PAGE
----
The 17th film about Ian Fleming's infamous super-spy, James Bond. This time, 007 (aptly played by Pierce Brosnan) is an operative in Russia (Arkhangelsk, in particular), after the Iron Curtain has fallen, trying to stop an evil scientist from his plan to use a secret satellite to destroy the human race.
Nine years earlier, Bond and his friend (and fellow agent) Alec Trevelyan (Sean Bean), aka 006, are on assignment in Russia, attempting to destroy a nerve gas factory, when 006 is killed. Although Bond manages to destroy the plant, he is forever haunted by the death of his colleague.
Time has passed—nine years, to be exact—and Bond soon finds himself embroiled in the usual stew of secrets, sex, and super-spys. In this episode, Bond is up against the incredibly sexy Xenia Onatopp (Famke Janssen), and his own friend, Alec, seemingly back from the dead, as they attempt to steal the arming device for the super-secret weapons satellite, Goldeneye. Bond, as always, must prevail in the face of ever-increasing odds.
Made after a six-year hiatus, GoldenEye was the first to star Pierce Brosnan as the suave secret agent. Brosnan had long been sought for the role, but lost the chance in 1986, when NBC forced him to continue filming their own television action-thriller hit, Remington Steele. When Timothy Dalton, star of the previous Bond flick, License to Kill (1986) decided to move on to other things, the movie execs knew just who they wanted—the debonair gentleman, Brosnan. They couldn't have made a better choice.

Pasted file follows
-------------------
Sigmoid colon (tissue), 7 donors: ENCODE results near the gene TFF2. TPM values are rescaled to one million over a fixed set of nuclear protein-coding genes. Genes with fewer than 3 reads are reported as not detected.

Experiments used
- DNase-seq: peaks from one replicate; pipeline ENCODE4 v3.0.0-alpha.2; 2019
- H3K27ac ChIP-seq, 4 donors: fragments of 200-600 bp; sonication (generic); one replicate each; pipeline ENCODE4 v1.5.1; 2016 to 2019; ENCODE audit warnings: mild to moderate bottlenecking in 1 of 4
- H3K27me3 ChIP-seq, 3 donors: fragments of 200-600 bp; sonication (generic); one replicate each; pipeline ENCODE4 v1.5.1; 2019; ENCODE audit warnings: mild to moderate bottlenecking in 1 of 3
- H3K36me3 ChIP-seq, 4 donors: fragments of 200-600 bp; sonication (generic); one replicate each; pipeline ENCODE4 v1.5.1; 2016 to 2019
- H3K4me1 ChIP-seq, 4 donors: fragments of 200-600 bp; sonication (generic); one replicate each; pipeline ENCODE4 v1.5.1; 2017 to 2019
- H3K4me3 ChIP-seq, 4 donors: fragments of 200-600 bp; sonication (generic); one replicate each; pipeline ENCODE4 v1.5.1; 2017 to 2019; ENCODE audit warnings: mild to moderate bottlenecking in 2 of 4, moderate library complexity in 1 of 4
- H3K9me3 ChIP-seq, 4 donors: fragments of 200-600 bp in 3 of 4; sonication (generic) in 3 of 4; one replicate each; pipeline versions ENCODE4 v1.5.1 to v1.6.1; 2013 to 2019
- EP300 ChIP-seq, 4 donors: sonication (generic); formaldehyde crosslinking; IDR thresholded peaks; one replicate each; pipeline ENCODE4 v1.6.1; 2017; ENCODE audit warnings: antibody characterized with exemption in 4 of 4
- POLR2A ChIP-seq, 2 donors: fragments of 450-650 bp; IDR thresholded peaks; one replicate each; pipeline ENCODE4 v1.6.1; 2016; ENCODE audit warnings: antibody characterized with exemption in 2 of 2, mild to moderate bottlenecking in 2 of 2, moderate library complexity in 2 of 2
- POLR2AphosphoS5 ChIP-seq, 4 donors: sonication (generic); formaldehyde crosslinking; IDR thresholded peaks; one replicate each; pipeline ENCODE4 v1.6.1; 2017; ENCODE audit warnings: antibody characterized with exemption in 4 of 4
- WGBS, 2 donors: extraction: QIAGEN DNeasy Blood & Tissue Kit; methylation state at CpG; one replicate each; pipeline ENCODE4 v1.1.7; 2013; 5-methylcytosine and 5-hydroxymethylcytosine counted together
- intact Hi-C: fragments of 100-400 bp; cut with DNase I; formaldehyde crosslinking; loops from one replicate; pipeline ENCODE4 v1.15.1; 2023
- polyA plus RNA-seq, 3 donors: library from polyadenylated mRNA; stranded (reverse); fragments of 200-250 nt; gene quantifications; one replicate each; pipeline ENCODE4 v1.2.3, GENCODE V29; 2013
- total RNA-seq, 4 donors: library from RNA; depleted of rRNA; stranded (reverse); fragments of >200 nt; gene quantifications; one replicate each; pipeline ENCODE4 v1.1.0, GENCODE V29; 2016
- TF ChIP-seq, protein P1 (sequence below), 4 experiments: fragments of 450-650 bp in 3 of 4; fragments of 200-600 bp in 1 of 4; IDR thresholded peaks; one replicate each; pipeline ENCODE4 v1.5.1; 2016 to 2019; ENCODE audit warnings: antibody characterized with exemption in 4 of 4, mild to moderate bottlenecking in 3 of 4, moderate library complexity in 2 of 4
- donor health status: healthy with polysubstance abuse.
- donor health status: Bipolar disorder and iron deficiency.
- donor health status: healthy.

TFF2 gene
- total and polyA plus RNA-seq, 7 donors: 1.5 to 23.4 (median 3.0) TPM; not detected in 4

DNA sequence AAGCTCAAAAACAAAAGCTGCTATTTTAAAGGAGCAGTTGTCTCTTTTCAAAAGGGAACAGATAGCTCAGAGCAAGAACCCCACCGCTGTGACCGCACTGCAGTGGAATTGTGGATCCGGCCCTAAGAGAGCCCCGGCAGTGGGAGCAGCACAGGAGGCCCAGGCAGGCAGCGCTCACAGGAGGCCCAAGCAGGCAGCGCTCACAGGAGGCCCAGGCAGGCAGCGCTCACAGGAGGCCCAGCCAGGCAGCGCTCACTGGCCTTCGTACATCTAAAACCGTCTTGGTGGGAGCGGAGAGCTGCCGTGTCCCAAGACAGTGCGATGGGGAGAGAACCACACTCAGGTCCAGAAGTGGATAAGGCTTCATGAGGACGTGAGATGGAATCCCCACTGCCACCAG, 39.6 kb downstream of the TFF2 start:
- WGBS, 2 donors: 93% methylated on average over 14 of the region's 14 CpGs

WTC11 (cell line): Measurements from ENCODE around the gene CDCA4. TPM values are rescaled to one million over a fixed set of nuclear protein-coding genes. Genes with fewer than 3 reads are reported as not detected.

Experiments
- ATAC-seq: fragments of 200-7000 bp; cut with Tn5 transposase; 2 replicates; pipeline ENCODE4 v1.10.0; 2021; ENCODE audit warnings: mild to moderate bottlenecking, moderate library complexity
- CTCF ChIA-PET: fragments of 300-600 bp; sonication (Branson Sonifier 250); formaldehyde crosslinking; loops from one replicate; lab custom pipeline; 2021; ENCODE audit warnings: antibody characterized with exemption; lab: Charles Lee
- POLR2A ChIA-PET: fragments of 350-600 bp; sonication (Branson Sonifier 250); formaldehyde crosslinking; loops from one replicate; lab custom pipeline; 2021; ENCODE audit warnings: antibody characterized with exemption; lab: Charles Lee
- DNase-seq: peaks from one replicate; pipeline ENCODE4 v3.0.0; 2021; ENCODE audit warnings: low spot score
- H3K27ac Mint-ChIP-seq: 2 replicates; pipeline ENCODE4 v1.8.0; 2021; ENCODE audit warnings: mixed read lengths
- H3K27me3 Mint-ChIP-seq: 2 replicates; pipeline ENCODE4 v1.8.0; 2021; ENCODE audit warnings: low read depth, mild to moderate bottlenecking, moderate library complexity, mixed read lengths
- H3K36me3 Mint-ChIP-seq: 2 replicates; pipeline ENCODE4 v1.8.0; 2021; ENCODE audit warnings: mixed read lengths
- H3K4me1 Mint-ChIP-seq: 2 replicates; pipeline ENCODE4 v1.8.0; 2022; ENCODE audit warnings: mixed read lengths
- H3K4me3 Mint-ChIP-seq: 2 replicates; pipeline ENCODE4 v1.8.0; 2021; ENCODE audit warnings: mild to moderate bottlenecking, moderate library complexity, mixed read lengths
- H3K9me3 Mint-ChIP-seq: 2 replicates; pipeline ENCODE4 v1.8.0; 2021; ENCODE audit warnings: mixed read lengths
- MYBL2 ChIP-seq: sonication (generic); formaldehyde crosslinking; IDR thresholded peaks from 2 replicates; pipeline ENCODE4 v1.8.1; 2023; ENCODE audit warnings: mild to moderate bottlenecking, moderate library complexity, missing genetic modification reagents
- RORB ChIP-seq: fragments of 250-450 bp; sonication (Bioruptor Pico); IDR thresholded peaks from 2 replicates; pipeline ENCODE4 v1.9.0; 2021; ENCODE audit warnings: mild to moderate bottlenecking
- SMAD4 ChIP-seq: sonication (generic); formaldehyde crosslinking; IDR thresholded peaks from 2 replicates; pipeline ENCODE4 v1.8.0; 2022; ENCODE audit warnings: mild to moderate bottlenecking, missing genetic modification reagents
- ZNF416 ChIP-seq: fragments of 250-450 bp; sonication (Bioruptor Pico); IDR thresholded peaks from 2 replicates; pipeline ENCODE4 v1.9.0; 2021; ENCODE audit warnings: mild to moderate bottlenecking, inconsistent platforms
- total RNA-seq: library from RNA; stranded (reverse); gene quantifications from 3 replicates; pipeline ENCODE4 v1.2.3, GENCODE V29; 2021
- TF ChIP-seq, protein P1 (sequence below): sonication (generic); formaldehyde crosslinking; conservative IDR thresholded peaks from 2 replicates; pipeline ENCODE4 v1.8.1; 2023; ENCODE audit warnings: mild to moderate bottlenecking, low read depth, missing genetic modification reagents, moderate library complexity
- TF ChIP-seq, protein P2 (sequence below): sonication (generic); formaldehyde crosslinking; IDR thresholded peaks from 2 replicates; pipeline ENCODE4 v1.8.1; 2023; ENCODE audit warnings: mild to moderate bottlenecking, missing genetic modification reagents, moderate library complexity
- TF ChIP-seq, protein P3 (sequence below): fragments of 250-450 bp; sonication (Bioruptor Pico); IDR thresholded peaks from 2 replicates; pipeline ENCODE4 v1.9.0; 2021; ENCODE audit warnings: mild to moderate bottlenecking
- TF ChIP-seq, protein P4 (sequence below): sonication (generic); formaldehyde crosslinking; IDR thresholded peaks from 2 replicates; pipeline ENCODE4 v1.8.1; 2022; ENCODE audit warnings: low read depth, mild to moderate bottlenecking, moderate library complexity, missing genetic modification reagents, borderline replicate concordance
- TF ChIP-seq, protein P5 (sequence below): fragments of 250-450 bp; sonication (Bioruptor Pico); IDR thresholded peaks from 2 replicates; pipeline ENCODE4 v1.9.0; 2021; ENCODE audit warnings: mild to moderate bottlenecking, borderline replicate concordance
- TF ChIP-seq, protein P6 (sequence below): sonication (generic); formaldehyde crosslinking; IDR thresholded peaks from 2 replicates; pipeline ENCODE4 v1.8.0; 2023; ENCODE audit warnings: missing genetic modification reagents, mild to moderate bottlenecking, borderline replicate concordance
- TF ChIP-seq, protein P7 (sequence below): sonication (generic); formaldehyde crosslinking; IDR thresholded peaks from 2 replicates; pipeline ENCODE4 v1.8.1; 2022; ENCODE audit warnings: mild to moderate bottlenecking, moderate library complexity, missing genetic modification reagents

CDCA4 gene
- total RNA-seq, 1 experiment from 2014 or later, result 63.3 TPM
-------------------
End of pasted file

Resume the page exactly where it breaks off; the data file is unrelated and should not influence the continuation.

Brosnan is joined by two incredibly sexy women: Famke Janssen as the deliciously evil Xenia Onatopp (typically for a Bond woman, her character's surname is a double entendre; you may recognize her as Jean Grey in the X-Men movies), and relative newcomer Izabella Scorupco as Natalya Simonova - Bond's female counterpart. Alec is so well played by veteran Sean Bean, that you might find yourself rooting for the wrong side—he is every bit as good as Bond, but twice as bad, too...
The rest of the cast is just as impressive: Robbie Coltrane (recently playing Hagrid in the Harry Potter movies) turns in his usual sturdy performance, while returning standard Desmond Llewelyn gives the requisite dry martini-flavouring to his regular character, "Q." Comic relief is provided by Scottish character-actor Alan Cumming, as the Urkellian Boris Grishenko. And in an amazingly astute move, the studio has updated the super-spy's agency with the inclusion of a new female "M"—played to a "T" by the incomparable Judi Dench.
Though delayed for many years, this piece shows that Bond can and will survive under any circumstances. The action is fantastic, the characters well-etched, and even the exaggerated unbelievability is exactly up-to-par. (Combat on a satellite?!). If you haven't already seen this, make it the next stop at the video store. Definitely one of Bond's best.
IMDB - http://www.imdb.com/title/tt0113189/
Hollywood.com - http://www.hollywood.com/movies/detail/movie/179536
Movieweb.com - http://movieweb.com/movie/goldeneye/index.html